The dreaded IT audit: How to get through it and what to avoid
An IT audit can be a daunting prospect for businesses – but it doesn’t need to be that way
Do you know what's on your office computers? Perhaps more to the point, how do you know?
Such questions might seem rather pointed, especially when they're being asked by a nitpicking professional such as an insurer or an accountant. But they're ones that you, as an IT manager, should be asking yourself rather than waiting for circumstance to expose any gaps in your knowledge.
What is the purpose of an audit?
An audit isn't just a list of assets it's the basis for a plan of action. That may make it sound even more complicated than you were fearing, but it also means that an audit doesn't have to be a vast, all-encompassing project. An audit of business assets, for example, won't need to look at many of the specifics that a security audit will cover, and a software licensing audit won't need to worry about value just compliance.
A portable appliance testing (PAT) audit meanwhile will barely record any information at all, apart from the date on which each device passed the test, typically recorded in fading ballpoint on little stickers attached to each machine.
In each case, the process of determining and recording exactly what you're working with isn't an end in itself. Rather, it's the start of a project potentially a business-critical one. The exact scale and import are difficult to predict ahead of time, because the whole rationale of an audit is that you don't know what discoveries you'll make and what the implications may be until you look.
In other words, your business may well have got away so far without having to carry out an audit, and you may be questioning whether you need one now. But if you want to head off nasty surprises in the future, it's in your own best interest to embrace auditing, and to do it frequently.
What about very small companies?
Tiny startups may not own many physical computers, but that doesn't mean there's nothing to audit. That's partly because the smallest businesses are often heavily reliant on the cloud. This makes a lot of sense in terms of costs and flexibility but cloud operators have a tendency to treat small business customers like experimental subjects, frequently tempting them with upgrade offers and poorly defined technical updates that leave the customer with a patchy and unclear audit trail.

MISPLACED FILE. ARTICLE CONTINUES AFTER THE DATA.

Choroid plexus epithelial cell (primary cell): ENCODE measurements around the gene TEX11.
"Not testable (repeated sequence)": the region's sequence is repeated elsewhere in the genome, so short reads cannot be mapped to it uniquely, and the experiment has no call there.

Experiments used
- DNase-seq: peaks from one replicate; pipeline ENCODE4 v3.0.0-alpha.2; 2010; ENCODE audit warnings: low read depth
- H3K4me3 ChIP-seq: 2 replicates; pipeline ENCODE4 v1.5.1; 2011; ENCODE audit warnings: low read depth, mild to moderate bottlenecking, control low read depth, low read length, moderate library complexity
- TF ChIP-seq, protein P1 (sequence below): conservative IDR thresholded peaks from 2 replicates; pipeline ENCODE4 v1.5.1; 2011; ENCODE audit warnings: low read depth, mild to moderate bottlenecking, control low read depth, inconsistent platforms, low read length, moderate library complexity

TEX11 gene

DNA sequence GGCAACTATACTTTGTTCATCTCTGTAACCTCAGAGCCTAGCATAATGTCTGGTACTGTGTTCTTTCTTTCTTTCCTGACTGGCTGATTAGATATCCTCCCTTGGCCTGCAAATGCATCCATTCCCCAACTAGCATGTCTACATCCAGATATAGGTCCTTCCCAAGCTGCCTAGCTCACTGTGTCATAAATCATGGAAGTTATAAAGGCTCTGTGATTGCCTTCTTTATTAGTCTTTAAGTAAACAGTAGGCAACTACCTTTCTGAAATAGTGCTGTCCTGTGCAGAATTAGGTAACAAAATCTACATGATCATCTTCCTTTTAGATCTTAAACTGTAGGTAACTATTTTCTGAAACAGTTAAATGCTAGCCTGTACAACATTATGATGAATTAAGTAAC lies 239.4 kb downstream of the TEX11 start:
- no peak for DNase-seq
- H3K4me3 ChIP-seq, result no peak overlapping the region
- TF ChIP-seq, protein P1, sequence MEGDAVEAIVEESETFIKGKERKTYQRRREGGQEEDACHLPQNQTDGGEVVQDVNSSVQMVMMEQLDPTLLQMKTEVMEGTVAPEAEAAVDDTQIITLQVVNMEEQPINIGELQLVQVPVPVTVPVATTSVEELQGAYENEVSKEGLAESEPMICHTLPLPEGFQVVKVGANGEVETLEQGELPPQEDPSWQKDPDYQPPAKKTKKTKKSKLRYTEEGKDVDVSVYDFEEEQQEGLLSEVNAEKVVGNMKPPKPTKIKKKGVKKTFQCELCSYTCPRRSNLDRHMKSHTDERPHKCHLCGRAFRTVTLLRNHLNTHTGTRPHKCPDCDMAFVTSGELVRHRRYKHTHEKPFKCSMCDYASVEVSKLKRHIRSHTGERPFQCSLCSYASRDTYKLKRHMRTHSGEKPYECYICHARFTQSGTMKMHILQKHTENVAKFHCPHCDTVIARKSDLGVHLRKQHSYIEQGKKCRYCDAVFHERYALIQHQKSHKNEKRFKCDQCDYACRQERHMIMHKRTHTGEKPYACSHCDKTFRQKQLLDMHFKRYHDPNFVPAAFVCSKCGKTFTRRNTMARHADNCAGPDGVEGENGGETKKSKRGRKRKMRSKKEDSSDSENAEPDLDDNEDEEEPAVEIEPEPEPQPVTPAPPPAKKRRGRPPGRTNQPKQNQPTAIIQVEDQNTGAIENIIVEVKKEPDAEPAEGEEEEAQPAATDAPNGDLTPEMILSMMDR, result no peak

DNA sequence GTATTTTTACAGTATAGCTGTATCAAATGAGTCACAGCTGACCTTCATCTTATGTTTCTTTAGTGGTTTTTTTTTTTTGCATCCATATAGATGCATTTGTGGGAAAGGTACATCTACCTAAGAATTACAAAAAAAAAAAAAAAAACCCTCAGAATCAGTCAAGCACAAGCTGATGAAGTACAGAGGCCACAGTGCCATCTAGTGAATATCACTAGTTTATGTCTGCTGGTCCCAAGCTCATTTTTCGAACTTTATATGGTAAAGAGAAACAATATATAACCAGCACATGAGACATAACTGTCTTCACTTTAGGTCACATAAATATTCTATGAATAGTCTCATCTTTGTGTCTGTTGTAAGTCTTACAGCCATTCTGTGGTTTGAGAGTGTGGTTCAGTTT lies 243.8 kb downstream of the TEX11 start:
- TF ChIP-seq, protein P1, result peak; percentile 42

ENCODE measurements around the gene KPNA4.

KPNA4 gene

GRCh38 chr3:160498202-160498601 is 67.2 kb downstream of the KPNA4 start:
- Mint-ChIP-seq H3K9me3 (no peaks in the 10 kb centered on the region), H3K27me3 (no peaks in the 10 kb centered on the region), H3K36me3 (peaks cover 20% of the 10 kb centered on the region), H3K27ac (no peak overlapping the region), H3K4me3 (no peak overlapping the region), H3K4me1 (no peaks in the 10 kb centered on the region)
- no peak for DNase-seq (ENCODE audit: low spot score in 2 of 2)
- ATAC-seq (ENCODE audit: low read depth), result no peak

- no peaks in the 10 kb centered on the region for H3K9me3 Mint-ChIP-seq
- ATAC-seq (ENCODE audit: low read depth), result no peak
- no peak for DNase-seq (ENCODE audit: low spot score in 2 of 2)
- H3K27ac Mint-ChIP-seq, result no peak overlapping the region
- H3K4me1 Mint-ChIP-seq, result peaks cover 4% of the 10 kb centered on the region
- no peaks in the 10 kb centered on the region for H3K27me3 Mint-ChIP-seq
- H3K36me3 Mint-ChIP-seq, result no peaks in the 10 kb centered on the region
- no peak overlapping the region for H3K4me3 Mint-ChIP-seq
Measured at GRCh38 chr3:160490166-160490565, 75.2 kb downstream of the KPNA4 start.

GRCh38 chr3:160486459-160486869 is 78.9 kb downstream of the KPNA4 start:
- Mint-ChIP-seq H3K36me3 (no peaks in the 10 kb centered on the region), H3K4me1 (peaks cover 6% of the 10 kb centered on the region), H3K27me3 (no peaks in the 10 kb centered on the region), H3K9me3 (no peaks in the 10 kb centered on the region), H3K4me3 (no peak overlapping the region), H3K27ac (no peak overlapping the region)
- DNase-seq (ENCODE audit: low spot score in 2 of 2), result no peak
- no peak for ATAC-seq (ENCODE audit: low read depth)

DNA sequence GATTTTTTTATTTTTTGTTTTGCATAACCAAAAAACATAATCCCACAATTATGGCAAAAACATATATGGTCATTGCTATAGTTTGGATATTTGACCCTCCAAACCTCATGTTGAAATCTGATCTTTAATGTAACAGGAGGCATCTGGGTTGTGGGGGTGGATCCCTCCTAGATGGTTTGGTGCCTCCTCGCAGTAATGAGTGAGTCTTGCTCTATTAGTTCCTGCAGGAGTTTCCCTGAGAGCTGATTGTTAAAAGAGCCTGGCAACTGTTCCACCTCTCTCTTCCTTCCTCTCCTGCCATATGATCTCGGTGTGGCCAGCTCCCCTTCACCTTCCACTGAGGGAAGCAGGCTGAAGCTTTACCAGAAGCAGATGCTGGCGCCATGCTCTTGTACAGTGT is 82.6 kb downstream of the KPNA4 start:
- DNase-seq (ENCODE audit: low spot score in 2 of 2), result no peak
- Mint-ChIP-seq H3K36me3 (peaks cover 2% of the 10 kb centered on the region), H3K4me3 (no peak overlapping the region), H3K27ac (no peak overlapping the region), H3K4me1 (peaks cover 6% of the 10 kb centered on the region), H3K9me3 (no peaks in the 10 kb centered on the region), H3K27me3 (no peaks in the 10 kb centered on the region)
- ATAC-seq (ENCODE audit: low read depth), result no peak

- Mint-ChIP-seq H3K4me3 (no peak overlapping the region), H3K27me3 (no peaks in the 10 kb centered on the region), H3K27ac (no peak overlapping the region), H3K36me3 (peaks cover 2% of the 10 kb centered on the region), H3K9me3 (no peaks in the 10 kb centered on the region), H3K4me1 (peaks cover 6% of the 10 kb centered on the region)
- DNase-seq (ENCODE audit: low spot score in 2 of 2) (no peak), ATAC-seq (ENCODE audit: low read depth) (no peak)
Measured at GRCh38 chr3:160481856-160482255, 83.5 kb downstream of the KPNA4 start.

It's easy, in an environment like this, to end up in a situation where you're unsure exactly which cloud products have access to what data, what sort of access protections you have in place, and so forth. You know what the solution is - and the upside of going through an audit like this is that it makes on-premises auditing seem comparatively painless.
Do we need regular audits?
In an ideal world, you should be regularly carrying out audits as a matter of course but the truth is that auditing is an intrusive and expensive process, and nobody really does it without a serious business driver behind it. So prioritisation is the order of the day.
It may sound like a good idea to have an annual H&S/PAT audit, but if you have concerns over the state of your software licensing then that's where you're going to want to direct your energies. It's not that electrical safety is unimportant, but an accusation of software piracy can quickly progress to an enforced, overseen physical audit by an independent third party.
Irregular snap audits tailored to the question of the moment can be more useful than repetitions of the same tests, year in, year out. If you target your audits as tightly as possible, that gives you the best chance of finding out what you need to know, with the minimum cost and disruption.
Can't software tools do most of the work?